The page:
On Wednesday, Pennsylvania Judge Robert Simpson upheld that state’s new voter screening law, estimated to disenfranchise up to 750,000 citizens this election, by declaring that he didn’t see anything wrong with it. Coincidentally, the judge in question is a Republican party hack. Progressives and other “people who don’t like reversing the right to vote” responded with outrage.
Since I haven’t exercised my legal muscles in a month or so I thought I’d go through the decision and provide some insights that can help you make cocktail chatter about this decision and impress your friends. The full decision is here if you want to follow along.
1) The decision was right: Wait…what?!? Well, hold on a second before you hurl tomatoes at me because the bulk of this article is going to be harshly critical of Judge Simpson’s decision. However, the actual “decision” (technically “denying the request for a preliminary injunction”) was correct.
First off, the American justice system begins from the premise that courts will not make a decision until someone has suffered a harm. That seems like kind of a dick move, but the point is to protect against a tidal wave of speculative lawsuits forcing judges and juries to deal with hypothetical problems. Given that the Pennsylvania voter screening law has yet to go into effect, there’s no harm for the court to adjudicate, right?
Well, not exactly. No good rule is complete without exceptions. In this case, the opponents of the voter screening law sought a “preliminary injunction” — basically a ruling that stopped the law from going into effect. To get a preliminary injunction — and therefore upset the legal system’s established, “call us when you’ve really hurt yourself” policy — the party seeking the injunction needs to prove a series of factors that basically amount to, “we think you’re likely to win if we wait until there is a harm and the harm at issue is irreparable (getting a check later won’t fix it) so it’s better to act now than wait.”
If any factor is missing, a court must deny the request for a preliminary injunction. One of the factors requires proof that the harm of granting the injunction is worse than the harm of not granting it. Judge Simpson notes that, whichever way he rules, the losing party will appeal his decision to the Pennsylvania Supreme Court. He also notes that the appeal process will be complete before the November election. Recognizing that his ruling will not fully resolve the case, Judge Simpson explains that the Pennsylvania Department of State is investing large amounts of money in outreach programs to inform voters about the law and help those voters get the photo ID needed to vote in November. If Judge Simpson issued a preliminary injunction, these efforts would stop until the Pennsylvania Supreme Court ruled on the case. Judge Simpson reasoned that if the injunction is granted and the appeal upholds the law, thousands of voters in need of photo ID would be denied the benefit of a two month ad campaign aimed at minimizing the number of disenfranchised voters, but if the injunction is denied the ad campaign can continue and if the appeal upholds the law, voters will at least be prepared, and if the appeal strikes down the law the only harm is a few more people have photo IDs which isn’t a bad thing.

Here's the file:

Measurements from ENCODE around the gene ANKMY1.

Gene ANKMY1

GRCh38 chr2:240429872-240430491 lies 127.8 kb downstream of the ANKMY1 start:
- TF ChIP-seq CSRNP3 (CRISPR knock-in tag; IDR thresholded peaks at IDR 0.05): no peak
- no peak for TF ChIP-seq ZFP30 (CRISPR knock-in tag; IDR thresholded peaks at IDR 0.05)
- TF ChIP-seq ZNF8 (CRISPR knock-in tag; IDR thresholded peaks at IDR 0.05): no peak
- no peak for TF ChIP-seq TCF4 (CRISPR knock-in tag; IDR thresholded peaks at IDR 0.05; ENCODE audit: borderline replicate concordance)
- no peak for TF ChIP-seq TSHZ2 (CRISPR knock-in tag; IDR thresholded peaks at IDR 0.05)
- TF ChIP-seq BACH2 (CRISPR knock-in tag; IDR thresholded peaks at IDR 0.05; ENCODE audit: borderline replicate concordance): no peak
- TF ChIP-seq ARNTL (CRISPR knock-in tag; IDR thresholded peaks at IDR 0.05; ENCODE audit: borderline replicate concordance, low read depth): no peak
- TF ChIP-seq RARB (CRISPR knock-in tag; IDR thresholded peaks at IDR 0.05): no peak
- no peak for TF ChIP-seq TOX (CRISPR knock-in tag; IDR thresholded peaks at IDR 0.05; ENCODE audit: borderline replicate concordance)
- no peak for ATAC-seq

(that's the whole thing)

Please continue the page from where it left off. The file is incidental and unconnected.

Frankly, if I were the judge in this case, I may well have halted the matter here. As bad as the law is, I would not want to thwart every possible effort to prepare voters for the possibility that the law would be upheld.
The problem with defending Judge Simpson on this point is that he goes on with his decision to build a record that gives the appellate judges more cover to uphold the law.
2) Judge Simpson makes a ton of very sketchy factual findings: While the appellate court will decide the fate of Pennsylvania’s voter screening law, that court is limited to the facts in the record. Rather than let the evidence speak for itself, Judge Simpson meticulously littered his opinion with his own factual findings — basically saying “these two witnesses look equally credible on paper, but I watched the testimony and one is more trustworthy than the other.” For the most part, an appellate court has to respect the evaluation of the evidence made by the lower court because, the legal system reasons, the lower court judge is better situated to evaluate credibility.
Virtually every piece of evidence offered by opponents of the law is characterized as lacking credibility — usually for ambiguous reasons that the appellate court will be unable to disprove. This language is typical — after the Judge asked a Department of State official about whether a preliminary injunction would matter:
“While his response in the transcript was equivocal, everyone in the courtroom could see his reaction: alarm, concern, and anxiety at the prospect of an injunction. His demeanor tells the story.”
This effectively hamstrings the appellate court to accept the conclusion Judge Simpson wants (though, since this specific testimony bolstered the decision to allow the Department of State to continue educating the public, the characterization did not have a disastrous effect).